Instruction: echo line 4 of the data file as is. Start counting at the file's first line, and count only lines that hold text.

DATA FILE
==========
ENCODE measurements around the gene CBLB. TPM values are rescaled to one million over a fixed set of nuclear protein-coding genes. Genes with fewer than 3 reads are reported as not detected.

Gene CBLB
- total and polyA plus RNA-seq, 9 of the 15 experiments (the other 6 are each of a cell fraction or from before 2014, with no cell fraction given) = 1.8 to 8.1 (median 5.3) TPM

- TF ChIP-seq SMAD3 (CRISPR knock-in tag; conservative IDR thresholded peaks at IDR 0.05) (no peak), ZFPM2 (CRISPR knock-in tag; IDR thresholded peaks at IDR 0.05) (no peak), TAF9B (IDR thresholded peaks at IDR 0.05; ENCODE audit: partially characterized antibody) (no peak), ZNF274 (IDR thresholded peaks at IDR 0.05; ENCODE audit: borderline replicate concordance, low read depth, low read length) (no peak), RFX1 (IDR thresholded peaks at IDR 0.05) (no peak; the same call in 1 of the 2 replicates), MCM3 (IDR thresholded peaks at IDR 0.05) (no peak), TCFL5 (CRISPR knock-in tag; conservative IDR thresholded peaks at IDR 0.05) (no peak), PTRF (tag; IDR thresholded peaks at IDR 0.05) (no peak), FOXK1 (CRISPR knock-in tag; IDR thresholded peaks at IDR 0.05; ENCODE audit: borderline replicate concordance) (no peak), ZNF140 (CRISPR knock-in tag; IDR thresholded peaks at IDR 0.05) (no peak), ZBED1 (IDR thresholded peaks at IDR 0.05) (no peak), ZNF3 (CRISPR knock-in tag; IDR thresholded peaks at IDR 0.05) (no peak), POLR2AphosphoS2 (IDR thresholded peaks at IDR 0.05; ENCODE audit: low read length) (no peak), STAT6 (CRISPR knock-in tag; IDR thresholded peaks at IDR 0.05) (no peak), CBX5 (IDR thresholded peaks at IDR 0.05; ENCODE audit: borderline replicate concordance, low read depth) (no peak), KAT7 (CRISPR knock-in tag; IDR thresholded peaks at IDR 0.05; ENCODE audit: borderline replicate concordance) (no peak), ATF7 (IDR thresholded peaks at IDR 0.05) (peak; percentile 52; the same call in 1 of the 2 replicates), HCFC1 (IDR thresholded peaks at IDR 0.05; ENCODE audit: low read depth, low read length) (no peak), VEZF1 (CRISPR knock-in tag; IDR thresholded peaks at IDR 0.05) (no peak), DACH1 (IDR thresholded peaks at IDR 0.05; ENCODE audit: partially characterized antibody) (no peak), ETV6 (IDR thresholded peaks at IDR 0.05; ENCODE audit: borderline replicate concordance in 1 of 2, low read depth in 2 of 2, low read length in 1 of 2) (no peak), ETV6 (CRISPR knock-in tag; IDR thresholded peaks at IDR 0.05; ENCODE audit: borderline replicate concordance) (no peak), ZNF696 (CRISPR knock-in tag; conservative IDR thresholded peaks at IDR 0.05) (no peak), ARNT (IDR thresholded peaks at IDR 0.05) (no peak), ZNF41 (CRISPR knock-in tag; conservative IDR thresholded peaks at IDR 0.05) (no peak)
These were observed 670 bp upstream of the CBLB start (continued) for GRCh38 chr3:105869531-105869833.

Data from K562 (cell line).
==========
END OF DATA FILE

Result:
- TF ChIP-seq SMAD3 (CRISPR knock-in tag; conservative IDR thresholded peaks at IDR 0.05) (no peak), ZFPM2 (CRISPR knock-in tag; IDR thresholded peaks at IDR 0.05) (no peak), TAF9B (IDR thresholded peaks at IDR 0.05; ENCODE audit: partially characterized antibody) (no peak), ZNF274 (IDR thresholded peaks at IDR 0.05; ENCODE audit: borderline replicate concordance, low read depth, low read length) (no peak), RFX1 (IDR thresholded peaks at IDR 0.05) (no peak; the same call in 1 of the 2 replicates), MCM3 (IDR thresholded peaks at IDR 0.05) (no peak), TCFL5 (CRISPR knock-in tag; conservative IDR thresholded peaks at IDR 0.05) (no peak), PTRF (tag; IDR thresholded peaks at IDR 0.05) (no peak), FOXK1 (CRISPR knock-in tag; IDR thresholded peaks at IDR 0.05; ENCODE audit: borderline replicate concordance) (no peak), ZNF140 (CRISPR knock-in tag; IDR thresholded peaks at IDR 0.05) (no peak), ZBED1 (IDR thresholded peaks at IDR 0.05) (no peak), ZNF3 (CRISPR knock-in tag; IDR thresholded peaks at IDR 0.05) (no peak), POLR2AphosphoS2 (IDR thresholded peaks at IDR 0.05; ENCODE audit: low read length) (no peak), STAT6 (CRISPR knock-in tag; IDR thresholded peaks at IDR 0.05) (no peak), CBX5 (IDR thresholded peaks at IDR 0.05; ENCODE audit: borderline replicate concordance, low read depth) (no peak), KAT7 (CRISPR knock-in tag; IDR thresholded peaks at IDR 0.05; ENCODE audit: borderline replicate concordance) (no peak), ATF7 (IDR thresholded peaks at IDR 0.05) (peak; percentile 52; the same call in 1 of the 2 replicates), HCFC1 (IDR thresholded peaks at IDR 0.05; ENCODE audit: low read depth, low read length) (no peak), VEZF1 (CRISPR knock-in tag; IDR thresholded peaks at IDR 0.05) (no peak), DACH1 (IDR thresholded peaks at IDR 0.05; ENCODE audit: partially characterized antibody) (no peak), ETV6 (IDR thresholded peaks at IDR 0.05; ENCODE audit: borderline replicate concordance in 1 of 2, low read depth in 2 of 2, low read length in 1 of 2) (no peak), ETV6 (CRISPR knock-in tag; IDR thresholded peaks at IDR 0.05; ENCODE audit: borderline replicate concordance) (no peak), ZNF696 (CRISPR knock-in tag; conservative IDR thresholded peaks at IDR 0.05) (no peak), ARNT (IDR thresholded peaks at IDR 0.05) (no peak), ZNF41 (CRISPR knock-in tag; conservative IDR thresholded peaks at IDR 0.05) (no peak)